The SEO Confusion IllusionPosted by on June 22, 2007 at June 22, 2007 11:17 AM
By now most of us have heard the terms search engine optimization (SEO) or search engine marketing (SEM) and may even understand them to a certain degree. But many still feel that SEO is something best left for their IT department, or maybe an outside firm specializing in this mystical business. Let your IT department off the hook, because other than possibly implementing coding changes, it’s a marketing job. However, if you’re looking to use an outside SEO firm, there are a few things to consider.
Technicalities vs. Common Sense – Some SEO firms turn the business of optimizing web pages into a scientific “confusion illusion.” But like all marketing, it’s really a combination of art and science. True, there are some technical elements involved that an SEO firm will know inside and out. But if you ask them how they develop keywords for their clients and their response involves phrases like, “proprietary methods, algorithms and extensive lingual research,” you may want to reconsider. Paid tools such as WordTracker and free options through Google and Yahoo! will allow you to perform “extensive lingual research” all by yourself, if you have the time…
Connect the Dots – Most of SEO and search marketing is not about technology and secret algorithms that trick the search engines. It’s about connecting the dots between your marketing and communications efforts. The problem is that PR people don’t always think about search engines and leverage their efforts to also influence search engine visibility. We’re often guilty of writing Web content or press releases that assume the reader already knows what you’re talking about so why use the keywords on every page or in subheads, etc. But what we’re great at is developing content & articles for niche opportunities (e.g., positioning an architecture firm as an expert in green buildings). That ability to generate highly targeted content needs to be synchronized with the search engine efforts.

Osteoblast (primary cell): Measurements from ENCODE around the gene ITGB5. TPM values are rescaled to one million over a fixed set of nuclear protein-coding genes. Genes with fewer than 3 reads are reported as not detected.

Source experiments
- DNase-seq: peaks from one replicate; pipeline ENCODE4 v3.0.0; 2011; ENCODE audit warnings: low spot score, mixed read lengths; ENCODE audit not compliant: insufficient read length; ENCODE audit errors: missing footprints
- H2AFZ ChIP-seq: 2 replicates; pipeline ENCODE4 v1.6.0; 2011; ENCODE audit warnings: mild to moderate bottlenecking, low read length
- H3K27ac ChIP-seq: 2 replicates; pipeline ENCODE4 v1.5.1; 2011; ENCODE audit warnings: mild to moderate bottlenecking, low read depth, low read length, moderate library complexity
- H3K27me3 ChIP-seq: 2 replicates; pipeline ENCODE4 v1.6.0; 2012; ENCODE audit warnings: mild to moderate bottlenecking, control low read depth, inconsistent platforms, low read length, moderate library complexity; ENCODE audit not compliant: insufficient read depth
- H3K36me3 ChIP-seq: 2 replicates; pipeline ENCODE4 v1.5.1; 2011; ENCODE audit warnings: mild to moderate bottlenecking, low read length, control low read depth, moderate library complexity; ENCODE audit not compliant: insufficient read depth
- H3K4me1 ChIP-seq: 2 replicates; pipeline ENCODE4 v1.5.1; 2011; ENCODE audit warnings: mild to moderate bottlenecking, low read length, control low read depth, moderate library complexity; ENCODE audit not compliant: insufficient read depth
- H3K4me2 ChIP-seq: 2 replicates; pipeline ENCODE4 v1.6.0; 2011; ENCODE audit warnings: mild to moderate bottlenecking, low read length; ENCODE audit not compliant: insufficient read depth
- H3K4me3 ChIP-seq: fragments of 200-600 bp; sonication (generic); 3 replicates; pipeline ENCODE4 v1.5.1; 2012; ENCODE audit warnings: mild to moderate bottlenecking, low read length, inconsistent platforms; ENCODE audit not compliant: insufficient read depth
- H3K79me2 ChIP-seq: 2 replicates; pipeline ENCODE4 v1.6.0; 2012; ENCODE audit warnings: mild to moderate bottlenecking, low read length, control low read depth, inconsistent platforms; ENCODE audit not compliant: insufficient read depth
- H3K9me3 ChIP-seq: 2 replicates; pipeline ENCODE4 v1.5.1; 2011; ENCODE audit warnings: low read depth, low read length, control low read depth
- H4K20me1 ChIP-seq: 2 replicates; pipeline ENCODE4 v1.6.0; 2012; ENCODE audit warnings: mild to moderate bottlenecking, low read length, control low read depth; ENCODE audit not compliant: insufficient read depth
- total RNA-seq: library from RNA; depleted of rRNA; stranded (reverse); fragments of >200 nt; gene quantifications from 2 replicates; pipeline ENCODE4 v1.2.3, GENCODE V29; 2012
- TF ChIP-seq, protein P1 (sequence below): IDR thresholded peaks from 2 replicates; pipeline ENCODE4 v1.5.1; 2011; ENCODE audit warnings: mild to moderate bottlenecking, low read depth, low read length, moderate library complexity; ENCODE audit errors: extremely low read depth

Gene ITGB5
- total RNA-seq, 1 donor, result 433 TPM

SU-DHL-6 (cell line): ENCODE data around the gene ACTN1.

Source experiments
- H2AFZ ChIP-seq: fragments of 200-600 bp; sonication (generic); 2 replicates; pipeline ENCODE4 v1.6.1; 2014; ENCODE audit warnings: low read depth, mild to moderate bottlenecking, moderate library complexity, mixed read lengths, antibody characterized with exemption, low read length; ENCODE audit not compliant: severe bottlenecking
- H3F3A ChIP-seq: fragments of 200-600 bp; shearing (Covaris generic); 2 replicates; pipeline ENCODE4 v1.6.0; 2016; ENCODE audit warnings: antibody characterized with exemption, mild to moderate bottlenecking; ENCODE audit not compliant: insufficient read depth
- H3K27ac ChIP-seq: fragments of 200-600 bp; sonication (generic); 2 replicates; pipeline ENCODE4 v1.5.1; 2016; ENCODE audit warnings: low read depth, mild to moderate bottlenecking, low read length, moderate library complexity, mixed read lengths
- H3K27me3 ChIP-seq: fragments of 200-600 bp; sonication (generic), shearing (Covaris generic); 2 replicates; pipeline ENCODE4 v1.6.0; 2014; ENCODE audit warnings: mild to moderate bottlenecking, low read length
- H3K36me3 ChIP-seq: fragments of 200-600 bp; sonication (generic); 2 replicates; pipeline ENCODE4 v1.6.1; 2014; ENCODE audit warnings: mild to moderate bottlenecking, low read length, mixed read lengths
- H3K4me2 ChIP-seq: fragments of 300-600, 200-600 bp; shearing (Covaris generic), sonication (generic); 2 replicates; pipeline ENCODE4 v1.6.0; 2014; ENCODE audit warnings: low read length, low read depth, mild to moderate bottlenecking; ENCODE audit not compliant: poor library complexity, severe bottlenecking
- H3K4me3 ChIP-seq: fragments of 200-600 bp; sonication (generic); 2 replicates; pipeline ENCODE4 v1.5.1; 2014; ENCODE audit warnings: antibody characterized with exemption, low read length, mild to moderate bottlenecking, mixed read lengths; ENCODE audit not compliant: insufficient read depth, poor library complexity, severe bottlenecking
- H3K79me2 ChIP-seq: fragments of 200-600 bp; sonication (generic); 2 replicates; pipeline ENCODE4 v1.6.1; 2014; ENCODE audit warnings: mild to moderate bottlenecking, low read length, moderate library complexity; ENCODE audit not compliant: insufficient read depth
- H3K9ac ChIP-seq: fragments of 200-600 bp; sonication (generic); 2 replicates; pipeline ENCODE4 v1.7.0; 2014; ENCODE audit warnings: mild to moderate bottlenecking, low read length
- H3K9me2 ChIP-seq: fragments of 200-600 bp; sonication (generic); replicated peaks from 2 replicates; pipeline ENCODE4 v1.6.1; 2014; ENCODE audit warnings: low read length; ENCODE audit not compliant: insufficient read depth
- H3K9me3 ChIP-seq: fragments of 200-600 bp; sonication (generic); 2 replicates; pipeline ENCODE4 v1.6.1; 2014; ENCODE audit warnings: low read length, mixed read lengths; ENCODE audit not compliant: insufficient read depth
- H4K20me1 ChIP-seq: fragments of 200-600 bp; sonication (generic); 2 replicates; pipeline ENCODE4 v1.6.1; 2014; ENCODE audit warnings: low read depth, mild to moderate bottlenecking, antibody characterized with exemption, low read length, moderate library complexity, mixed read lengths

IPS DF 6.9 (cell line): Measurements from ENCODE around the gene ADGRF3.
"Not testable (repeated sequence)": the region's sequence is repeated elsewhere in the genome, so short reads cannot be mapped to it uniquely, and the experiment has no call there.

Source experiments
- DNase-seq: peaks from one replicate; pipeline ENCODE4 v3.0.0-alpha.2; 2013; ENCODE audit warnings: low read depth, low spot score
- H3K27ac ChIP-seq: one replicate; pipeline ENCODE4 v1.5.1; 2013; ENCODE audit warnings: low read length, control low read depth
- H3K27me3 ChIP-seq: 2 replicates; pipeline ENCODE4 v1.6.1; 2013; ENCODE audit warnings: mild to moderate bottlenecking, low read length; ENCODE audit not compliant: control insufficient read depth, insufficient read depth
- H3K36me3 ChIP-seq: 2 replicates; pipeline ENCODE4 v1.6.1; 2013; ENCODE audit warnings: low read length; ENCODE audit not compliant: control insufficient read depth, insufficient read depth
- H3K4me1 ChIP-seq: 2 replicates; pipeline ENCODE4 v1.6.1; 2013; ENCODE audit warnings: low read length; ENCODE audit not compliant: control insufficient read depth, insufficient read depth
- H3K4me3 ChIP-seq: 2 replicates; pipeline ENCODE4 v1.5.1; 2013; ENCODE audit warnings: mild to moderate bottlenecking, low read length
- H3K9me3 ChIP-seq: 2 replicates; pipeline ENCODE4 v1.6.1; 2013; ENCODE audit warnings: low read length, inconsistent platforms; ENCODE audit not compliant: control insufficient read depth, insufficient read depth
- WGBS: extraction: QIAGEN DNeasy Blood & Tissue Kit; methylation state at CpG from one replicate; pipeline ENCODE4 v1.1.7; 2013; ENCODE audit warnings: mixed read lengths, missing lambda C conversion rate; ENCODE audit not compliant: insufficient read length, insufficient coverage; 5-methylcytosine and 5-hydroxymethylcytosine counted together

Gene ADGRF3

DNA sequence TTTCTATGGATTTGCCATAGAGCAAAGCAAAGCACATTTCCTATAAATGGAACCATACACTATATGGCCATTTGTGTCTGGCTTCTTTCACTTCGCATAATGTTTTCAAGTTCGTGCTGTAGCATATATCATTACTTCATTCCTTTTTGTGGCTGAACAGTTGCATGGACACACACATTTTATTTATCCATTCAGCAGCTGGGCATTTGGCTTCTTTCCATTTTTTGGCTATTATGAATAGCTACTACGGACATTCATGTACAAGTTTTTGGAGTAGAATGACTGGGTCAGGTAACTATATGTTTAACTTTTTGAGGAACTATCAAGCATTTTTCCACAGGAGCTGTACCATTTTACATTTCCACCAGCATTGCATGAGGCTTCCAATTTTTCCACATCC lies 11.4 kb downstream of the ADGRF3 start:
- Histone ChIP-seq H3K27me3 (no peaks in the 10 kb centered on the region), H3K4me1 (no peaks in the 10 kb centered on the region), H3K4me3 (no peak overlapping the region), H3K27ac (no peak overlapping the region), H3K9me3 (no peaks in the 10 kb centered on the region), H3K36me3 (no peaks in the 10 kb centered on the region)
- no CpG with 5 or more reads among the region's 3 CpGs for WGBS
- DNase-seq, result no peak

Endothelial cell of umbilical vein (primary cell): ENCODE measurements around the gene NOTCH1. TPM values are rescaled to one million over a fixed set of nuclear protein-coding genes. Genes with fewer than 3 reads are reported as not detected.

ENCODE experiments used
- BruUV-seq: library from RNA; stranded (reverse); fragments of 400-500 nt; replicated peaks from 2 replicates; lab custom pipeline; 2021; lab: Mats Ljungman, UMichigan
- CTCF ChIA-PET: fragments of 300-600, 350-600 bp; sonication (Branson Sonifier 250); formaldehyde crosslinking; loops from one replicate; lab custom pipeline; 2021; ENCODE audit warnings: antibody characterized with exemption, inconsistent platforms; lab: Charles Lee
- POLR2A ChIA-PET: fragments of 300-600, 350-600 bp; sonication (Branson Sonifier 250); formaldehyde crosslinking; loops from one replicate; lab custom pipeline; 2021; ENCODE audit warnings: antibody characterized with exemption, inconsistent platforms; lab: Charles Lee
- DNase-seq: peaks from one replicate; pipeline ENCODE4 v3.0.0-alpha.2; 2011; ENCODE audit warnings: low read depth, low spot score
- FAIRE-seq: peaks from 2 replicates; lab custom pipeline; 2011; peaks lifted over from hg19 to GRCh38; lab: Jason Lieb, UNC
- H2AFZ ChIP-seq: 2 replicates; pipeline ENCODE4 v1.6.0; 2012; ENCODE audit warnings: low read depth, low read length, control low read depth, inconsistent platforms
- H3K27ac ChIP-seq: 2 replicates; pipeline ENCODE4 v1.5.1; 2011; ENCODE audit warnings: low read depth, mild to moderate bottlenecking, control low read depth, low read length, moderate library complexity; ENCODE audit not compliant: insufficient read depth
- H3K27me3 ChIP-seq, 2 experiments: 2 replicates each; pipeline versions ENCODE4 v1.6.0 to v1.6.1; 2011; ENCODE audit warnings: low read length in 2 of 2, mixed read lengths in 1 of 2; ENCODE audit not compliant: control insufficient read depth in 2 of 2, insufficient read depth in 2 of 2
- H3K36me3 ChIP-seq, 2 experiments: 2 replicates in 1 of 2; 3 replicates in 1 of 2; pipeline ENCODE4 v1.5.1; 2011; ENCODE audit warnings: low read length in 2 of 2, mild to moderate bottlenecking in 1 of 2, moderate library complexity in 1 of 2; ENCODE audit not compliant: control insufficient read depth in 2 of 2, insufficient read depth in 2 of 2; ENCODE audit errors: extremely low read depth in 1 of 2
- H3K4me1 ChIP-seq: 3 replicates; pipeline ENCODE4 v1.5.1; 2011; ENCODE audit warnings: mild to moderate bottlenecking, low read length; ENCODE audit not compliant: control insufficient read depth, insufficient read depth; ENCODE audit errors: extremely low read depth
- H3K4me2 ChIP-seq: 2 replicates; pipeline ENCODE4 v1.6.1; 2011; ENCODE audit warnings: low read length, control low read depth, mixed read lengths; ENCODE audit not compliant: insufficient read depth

Time – SEO takes time. It’s not a one-time function you simply set up and walk away from. As you’ve probably experienced, results from ad campaigns or the launching of a new product for example – don’t come overnight. They take time to build and to manage. SEO/SEM should be treated in the same respect.
See the Big Picture – Look at SEO as just another part of your overall marketing mix. It’s certainly one way to drive more traffic to your site, albeit an important one, but it’s not the only way. Web marketing tools such as a company blog, ongoing e-newsletter or social networking sites can be great things to add to your Web marketing strategy.
As with any vendor, find an SEO firm that really understands your business and watches out for your best interests. You’ll find your investment will be just that, and not a one time fee paid for a couple of keywords and fancy proposal intentionally littered with terms to make you feel interactively-challenged.
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Great post, Jason. You hit the nail on the head here. I particularly like your words of caution on hiring a firm who speaks in technicalities rather than common-sense aka the "confusion illusion".
I think this discipline can be very intimidating for many clients and I'm sure they appreciate SEO teams who can help them understand more about how it works and why it's an important part of their communications strategy.
Posted by: Melissa at June 27, 2007 9:45 AM
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